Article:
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"Bipolar seesaw" linked the climate of the two hemispheres during the last ice age
As part of the European EPICA project (European Project for Ice Coring in Antarctica), European researchers* have produced a new and very precise reconstruction of the temperature in the Antarctic during the last ice age. They have demonstrated that the climate seesaw between the Antarctic and Greenland, which had previously been revealed for a few climate events of large amplitude, is characteristic of the whole period studied because it also concerns shorter events. Synchronization of climate records in Greenland and the Antarctic was established using global changes in atmospheric methane content reliably recorded in air bubbles in ice at the two poles. More details about this climate relationship have been determined from new data from drilling at Dronning Maud Land (the part of the Antarctic facing the Atlantic Ocean), which have been added to data from drilling at Dome C. Higher snow accumulation at this site than on the central plateau of the Antarctic meant that researchers were able to establish a more detailed temperature graph from the ice core, and more precise synchronization with temperature variations in Greenland.
The circulation of the Atlantic Ocean has been implicated in this phenomenon. Between 55,000 and 20,000 years ago, many gradual small-amplitude warmings occurred in the Antarctic as Greenland was experiencing particularly cold conditions and as currents flowing from the ocean surrounding the Antarctic to the North Atlantic were weak. Conversely, cooling events in the Antarctic are associated with the revival of currents towards the North Atlantic and warming in Greenland. The amplitude of these Antarctic warmings seems to be linearly correlated with the duration of the corresponding warm events in Greenland. The study suggests that the quantity of heat accumulating in the ocean surrounding the Antarctic during phases in which oceanic circulation slows down determines the length of time during which circulation then returns to its full strength.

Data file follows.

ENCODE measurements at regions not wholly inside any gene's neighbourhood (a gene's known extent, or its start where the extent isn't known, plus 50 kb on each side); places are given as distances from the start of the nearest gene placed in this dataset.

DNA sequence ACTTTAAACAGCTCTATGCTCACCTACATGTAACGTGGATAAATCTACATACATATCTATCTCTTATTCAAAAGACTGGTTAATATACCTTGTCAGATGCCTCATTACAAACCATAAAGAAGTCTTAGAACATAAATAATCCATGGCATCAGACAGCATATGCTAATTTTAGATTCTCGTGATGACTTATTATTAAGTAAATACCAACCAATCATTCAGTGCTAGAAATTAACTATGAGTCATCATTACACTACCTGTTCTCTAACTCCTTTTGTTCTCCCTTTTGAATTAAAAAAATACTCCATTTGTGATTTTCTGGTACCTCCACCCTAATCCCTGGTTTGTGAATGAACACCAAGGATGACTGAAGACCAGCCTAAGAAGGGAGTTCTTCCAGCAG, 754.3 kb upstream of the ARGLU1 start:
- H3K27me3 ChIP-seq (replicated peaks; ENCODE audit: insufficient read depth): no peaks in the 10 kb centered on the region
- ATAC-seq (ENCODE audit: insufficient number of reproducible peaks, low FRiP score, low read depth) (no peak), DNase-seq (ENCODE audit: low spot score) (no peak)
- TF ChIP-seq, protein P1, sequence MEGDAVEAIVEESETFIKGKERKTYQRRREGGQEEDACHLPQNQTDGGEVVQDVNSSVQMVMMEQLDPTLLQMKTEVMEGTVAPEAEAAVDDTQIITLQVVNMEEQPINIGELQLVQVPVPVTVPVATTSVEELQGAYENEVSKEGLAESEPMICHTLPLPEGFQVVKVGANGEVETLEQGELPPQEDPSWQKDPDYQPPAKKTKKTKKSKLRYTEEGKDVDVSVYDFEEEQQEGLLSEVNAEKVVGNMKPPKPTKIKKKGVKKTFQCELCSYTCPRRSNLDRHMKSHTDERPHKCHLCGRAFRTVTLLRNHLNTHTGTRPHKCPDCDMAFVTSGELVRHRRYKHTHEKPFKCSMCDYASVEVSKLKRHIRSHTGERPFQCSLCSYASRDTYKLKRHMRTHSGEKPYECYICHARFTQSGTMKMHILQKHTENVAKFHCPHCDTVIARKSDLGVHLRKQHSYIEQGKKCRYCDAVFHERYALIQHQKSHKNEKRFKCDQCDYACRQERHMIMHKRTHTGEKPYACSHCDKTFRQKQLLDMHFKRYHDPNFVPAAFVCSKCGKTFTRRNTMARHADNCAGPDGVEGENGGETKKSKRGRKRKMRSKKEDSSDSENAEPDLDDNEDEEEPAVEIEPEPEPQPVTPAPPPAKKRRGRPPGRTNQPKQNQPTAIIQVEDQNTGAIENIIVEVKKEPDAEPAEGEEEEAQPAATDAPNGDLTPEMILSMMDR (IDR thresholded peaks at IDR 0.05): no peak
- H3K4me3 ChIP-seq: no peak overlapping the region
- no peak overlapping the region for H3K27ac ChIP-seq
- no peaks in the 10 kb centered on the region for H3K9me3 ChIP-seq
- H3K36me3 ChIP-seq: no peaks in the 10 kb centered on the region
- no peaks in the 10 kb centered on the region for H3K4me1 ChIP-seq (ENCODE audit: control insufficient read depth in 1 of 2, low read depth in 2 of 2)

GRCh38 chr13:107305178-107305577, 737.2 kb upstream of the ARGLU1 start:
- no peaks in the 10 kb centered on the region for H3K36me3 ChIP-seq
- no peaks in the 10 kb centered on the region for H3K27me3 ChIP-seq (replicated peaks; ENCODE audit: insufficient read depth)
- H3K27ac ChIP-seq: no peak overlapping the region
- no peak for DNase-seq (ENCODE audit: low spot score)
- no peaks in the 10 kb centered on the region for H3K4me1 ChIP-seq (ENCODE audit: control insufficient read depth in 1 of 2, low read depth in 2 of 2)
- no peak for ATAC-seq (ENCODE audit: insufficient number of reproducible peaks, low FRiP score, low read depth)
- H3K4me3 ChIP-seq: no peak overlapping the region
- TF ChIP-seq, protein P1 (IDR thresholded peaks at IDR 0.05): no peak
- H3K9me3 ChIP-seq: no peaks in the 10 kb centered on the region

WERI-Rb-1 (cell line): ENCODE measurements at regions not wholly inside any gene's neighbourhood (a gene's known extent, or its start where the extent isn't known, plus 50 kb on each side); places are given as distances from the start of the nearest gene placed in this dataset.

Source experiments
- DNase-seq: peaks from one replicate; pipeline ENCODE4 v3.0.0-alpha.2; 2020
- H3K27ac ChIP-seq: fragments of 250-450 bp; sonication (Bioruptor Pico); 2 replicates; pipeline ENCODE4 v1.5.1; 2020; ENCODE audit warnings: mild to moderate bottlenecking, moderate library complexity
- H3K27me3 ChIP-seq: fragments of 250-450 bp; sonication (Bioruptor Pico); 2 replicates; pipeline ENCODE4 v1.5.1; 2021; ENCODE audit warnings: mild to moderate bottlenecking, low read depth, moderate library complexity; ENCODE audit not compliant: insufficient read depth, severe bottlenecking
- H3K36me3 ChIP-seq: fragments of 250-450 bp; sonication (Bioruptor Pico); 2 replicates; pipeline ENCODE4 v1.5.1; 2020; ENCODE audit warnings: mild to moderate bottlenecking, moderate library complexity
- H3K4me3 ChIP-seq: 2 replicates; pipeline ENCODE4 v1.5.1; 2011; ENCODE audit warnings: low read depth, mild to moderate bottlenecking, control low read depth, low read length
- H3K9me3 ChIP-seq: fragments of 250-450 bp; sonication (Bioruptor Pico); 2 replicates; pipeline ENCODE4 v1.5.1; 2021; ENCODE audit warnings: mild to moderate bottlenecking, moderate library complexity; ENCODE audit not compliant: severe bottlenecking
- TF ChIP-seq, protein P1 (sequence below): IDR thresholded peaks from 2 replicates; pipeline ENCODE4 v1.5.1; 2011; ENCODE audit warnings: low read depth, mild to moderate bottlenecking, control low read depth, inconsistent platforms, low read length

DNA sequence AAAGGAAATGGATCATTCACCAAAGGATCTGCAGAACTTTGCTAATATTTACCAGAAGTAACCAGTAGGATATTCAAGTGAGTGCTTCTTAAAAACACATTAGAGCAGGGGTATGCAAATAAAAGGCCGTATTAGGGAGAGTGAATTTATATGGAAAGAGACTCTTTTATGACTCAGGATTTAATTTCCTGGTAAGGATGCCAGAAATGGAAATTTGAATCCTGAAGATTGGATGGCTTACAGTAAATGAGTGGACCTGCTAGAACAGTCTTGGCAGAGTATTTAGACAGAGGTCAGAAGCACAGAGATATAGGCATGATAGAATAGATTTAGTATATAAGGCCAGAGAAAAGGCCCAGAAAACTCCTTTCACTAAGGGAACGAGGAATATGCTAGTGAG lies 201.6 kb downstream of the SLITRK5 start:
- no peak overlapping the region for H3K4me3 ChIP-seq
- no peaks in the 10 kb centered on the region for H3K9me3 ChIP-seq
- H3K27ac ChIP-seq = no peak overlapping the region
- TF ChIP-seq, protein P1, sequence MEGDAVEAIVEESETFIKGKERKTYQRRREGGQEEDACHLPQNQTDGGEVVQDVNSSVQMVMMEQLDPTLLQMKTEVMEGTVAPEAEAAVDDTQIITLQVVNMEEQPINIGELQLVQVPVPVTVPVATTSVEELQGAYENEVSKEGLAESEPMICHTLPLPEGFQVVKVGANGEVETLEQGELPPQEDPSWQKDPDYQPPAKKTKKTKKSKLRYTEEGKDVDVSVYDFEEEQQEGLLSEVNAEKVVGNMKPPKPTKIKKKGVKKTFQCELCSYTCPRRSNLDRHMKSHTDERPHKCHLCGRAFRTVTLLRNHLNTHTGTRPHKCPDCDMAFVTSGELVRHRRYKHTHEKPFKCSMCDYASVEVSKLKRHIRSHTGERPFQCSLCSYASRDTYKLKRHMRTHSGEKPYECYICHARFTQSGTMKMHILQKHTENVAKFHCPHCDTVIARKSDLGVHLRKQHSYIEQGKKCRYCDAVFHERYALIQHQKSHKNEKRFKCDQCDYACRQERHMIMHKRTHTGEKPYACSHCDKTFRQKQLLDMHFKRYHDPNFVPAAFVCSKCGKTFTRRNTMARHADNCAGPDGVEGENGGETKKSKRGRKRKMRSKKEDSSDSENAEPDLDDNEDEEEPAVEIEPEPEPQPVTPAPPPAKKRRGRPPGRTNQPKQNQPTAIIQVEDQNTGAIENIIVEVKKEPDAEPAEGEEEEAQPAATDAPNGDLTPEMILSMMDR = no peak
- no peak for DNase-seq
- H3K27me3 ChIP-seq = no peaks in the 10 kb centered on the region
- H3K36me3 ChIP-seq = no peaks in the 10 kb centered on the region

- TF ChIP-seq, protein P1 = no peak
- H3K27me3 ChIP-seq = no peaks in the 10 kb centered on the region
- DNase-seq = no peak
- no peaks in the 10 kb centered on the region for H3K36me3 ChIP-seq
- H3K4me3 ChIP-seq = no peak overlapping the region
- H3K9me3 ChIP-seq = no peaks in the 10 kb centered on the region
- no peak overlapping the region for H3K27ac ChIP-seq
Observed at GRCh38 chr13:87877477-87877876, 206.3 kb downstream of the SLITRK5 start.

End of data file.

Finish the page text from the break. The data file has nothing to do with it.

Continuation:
In France, the Laboratory of Glaciology and Environmental Geophysics (CNRS, Université Joseph Fourier Grenoble I), the Laboratory of Climate Sciences and the Environment (CEA, CNRS, Université de Versailles-St Quentin) and the Centre for Nuclear Spectrometry and Mass Spectrometry (CNRS, Université de Paris Sud) have worked specifically on the analysis of the methane contained in the air bubbles trapped in the ice.
Coordinated by the European Science Foundation (ESF), the EPICA project is financed by the 10 partner countries and by the European Union (current project "EPICA-MIS"). In France, it has benefited particularly from the logistical support of the Paul Emile Victor Polar Institute (IPEV) and the scientific support of the National Institute of Sciences of the Universe (INSU/CNRS).
One-to-one coupling of glacial climate variability in Greenland and Antarctica, Nature, November 9, 2006.
*This project involves researchers from 10 European countries: Belgium, Denmark, France, Germany, Italy, the Netherlands, Norway, Sweden, Switzerland and the United Kingdom.